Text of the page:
In the end, we couldn’t decide on just one dish. Instead, we decided to combine two: ema datshi and gondo datshi. As mentioned above, ema datshi is a stew consisting of chilli peppers, cheese and onions. Gondo datshi is the Bhutanese version of scrambled eggs, which are cooked in lots of butter, cheese and dried chilli flakes. Both have very similar flavour profiles/ ingredients, so we thought it would be fun to make the gondo datshi (scrambled eggs) and top it with some of the ema datshi.
The result was pretty magnificent. Honestly, this may be our new favourite way to have scrambled eggs. They were so rich and creamy, packed with flavour and spice. What more could you possibly ask for in an egg dish? Safe to say we will definitely be making this dish again. Thank you Bhutan for introducing us to such a wonderful flavour combination!
How to make scrambled eggs with chilli and cheese
These scrambled eggs with chilli and cheese take a little longer to come together than regular scrambled eggs. However, once you taste the dish, you’ll see that it was worth that little bit of extra prep time. Here are the basic steps to make this ema datshi/ gondo datshi combination:
- Make ema datshi by frying vegetables in butter, covering with water and cooking for another 10 minutes, then stirring in cheese.
- Make gondo datshi by sautéing garlic and chilli flakes in butter then adding the eggs and cheese and scrambling for a few minutes.
- Serve gondo datshi topped with ema datshi on bread or with rice.
Ingredient notes for chilli & cheese scrambled eggs
- Cheese- Traditionally, the ‘datshi’ or cheese used in these dishes is a special Bhutanese cheese made of yak, cow or goat milk. It is a soft cheese that has a similar texture to ricotta or cottage cheese. As we obviously couldn’t get hold of such a cheese variety, we substituted for two of our go-to cheeses- feta and aged cheddar. You could use a milder cheese such a ricotta, however we opted to use cheese with a more punchy flavour.
- Chillies– Bhutanese dishes use a wide variety of chillies in different colours, shapes and sizes. For this recipe, use whichever variety of chillies your heart burns for (and however many your spice tolerance can handle).We used a combination of green chillies and dried red chilli for ours.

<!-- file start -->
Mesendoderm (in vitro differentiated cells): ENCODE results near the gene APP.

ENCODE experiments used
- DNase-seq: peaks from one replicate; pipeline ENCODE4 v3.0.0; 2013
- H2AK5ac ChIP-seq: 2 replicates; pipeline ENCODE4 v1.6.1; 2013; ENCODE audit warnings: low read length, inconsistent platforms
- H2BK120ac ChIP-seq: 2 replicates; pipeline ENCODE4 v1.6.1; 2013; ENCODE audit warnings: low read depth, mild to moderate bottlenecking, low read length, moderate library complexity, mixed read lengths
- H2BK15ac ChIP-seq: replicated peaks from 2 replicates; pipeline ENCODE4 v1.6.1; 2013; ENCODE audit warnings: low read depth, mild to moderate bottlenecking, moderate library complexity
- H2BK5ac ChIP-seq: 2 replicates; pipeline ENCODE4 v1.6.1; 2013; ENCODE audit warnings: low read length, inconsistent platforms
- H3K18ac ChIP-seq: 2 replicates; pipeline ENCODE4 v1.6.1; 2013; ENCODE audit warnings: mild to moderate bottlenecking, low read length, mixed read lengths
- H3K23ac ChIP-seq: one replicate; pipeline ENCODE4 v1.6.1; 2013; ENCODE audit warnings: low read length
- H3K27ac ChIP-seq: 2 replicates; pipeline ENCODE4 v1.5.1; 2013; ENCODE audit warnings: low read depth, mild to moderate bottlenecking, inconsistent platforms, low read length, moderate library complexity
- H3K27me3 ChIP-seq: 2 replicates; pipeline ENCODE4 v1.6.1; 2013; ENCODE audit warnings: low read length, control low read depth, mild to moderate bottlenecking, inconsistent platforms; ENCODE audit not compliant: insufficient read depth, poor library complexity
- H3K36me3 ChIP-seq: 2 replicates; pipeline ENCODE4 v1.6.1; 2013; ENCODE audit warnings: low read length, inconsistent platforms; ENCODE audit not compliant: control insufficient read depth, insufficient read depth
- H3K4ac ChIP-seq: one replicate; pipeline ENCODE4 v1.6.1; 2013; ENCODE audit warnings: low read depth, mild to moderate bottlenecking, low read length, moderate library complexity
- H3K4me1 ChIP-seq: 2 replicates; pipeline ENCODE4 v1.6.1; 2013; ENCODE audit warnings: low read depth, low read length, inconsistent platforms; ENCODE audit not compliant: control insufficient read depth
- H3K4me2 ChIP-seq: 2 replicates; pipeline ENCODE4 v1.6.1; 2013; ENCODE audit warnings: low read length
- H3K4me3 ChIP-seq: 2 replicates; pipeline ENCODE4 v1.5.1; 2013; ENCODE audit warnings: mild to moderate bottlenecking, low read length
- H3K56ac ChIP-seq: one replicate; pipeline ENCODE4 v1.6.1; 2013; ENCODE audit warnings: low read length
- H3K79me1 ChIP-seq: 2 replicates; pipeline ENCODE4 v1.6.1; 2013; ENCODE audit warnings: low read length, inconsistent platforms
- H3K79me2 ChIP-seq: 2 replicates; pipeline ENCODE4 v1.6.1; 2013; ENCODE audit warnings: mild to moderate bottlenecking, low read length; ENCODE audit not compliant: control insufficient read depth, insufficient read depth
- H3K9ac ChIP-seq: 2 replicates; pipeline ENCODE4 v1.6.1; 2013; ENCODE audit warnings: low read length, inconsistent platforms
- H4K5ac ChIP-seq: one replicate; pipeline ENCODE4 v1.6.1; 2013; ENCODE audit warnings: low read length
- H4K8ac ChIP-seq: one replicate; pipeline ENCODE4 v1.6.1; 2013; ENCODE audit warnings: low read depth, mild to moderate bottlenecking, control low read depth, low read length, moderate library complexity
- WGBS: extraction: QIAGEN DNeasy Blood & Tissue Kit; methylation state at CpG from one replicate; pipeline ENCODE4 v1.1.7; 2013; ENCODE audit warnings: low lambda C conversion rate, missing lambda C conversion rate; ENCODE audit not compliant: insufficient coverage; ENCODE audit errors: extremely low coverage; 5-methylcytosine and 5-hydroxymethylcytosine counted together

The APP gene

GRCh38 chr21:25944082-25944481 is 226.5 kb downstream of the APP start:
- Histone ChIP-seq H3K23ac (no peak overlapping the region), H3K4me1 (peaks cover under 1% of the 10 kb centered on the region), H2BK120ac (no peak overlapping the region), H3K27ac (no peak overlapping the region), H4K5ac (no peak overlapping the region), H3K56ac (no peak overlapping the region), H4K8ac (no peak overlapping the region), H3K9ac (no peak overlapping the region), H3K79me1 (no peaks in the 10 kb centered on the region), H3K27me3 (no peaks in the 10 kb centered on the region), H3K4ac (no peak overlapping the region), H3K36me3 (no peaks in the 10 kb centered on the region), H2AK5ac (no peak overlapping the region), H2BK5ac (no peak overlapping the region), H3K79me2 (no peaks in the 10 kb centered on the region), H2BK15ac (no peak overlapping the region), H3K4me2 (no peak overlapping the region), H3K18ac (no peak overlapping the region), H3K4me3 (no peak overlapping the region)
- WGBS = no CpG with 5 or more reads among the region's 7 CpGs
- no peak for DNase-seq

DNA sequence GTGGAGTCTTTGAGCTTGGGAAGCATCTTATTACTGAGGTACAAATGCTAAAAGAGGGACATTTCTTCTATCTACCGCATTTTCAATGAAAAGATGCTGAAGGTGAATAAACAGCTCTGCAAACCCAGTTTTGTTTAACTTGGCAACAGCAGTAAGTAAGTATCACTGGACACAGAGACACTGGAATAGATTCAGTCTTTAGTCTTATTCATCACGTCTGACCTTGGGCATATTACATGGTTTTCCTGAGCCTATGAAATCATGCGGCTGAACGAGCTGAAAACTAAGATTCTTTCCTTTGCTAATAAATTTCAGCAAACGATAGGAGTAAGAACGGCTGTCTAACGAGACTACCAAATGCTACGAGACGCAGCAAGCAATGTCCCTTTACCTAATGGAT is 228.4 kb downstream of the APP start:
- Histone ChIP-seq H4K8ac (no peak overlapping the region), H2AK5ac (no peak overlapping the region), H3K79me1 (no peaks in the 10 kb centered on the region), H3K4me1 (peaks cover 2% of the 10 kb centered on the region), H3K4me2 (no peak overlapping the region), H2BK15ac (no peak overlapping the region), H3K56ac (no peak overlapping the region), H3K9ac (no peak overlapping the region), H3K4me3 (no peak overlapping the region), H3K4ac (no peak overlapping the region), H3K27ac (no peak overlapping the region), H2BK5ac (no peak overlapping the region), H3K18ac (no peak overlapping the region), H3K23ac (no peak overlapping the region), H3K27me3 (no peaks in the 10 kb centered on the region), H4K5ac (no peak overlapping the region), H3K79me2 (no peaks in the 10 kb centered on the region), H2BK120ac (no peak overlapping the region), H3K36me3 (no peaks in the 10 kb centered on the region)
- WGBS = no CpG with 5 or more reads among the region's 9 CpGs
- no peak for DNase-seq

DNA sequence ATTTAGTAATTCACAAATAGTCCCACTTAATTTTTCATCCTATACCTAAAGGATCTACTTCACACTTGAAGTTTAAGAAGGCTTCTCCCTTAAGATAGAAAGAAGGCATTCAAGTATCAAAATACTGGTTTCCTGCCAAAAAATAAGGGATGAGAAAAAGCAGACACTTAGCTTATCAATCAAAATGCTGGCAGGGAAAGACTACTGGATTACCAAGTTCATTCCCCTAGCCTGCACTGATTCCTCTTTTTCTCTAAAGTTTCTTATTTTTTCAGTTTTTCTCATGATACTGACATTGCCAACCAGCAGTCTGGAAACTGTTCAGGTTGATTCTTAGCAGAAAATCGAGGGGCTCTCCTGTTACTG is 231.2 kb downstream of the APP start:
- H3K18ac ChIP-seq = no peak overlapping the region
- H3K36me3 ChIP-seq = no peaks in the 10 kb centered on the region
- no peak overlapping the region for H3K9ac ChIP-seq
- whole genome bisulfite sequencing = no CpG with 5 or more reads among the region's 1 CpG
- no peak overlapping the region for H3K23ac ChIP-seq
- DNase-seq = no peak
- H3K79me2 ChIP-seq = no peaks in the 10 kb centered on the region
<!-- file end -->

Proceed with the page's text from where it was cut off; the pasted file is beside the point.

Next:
Serving suggestions for the scrambled eggs
Tradtionally in Bhutan, both ema datshi and gondo datshi would be served with a bowl of red rice. Given we were already making an unconventional rendition of these dishes, we also served it a little differently. We topped the gondo datshi (scrambled eggs) with ema datshi (chilli and cheese sauce) and served it up on homemade sourdough bread. We’re not going to lie, it tasted pretty incredible. However, feel free to serve this unique scrambled egg dish however you please.
- 1 tbsp butter
- 1/2 onion, sliced
- 1 tomato, sliced
- 8 chilli peppers, slit down the middle
- 2 cloves of garlic, minced
- Salt & pepper, to taste
- 1 cup water
- 100 g cheese, we used half feta, half cheddar cheese
- 2 tbsp butter
- 3 cloves of garlic, sliced
- 1 tsp chilli flakes
- 6 eggs, beaten
- Salt & pepper, to taste
- 100 g feta cheese
Make the ema datshi:
- Melt 1 tablespoon of butter in a large pan over medium heat. Add sliced onion, tomato, chillies and garlic. Season with salt and pepper and sauté for a few minutes.
- Add in 1 cup of water. Cover and cook for about 10 minutes or until chillies are tender.
- Turn off heat and pour in cheese and allow to melt.
Make the gondo datshi:
- Melt 2 tablespoons of butter in another pan over medium heat. Add in slices of garlic and chilli flakes and cook for a couple of minutes.
- Tip beaten eggs into the pan along and sprinkle in feta. Season with salt and pepper.
- Gently move eggs around the pan for a few minutes to scramble.
- Take off heat and top with the ema datshi, serving on nice thick slabs of bread or with rice.
Other fun recipes to try:
- Draniki Recipe: Mushroom-Stuffed Potato Cakes from Belarus
- Cocada Amarela Recipe (Spiced Coconut Porridge)
- Vegan Currywurst with Seitan Bratwurst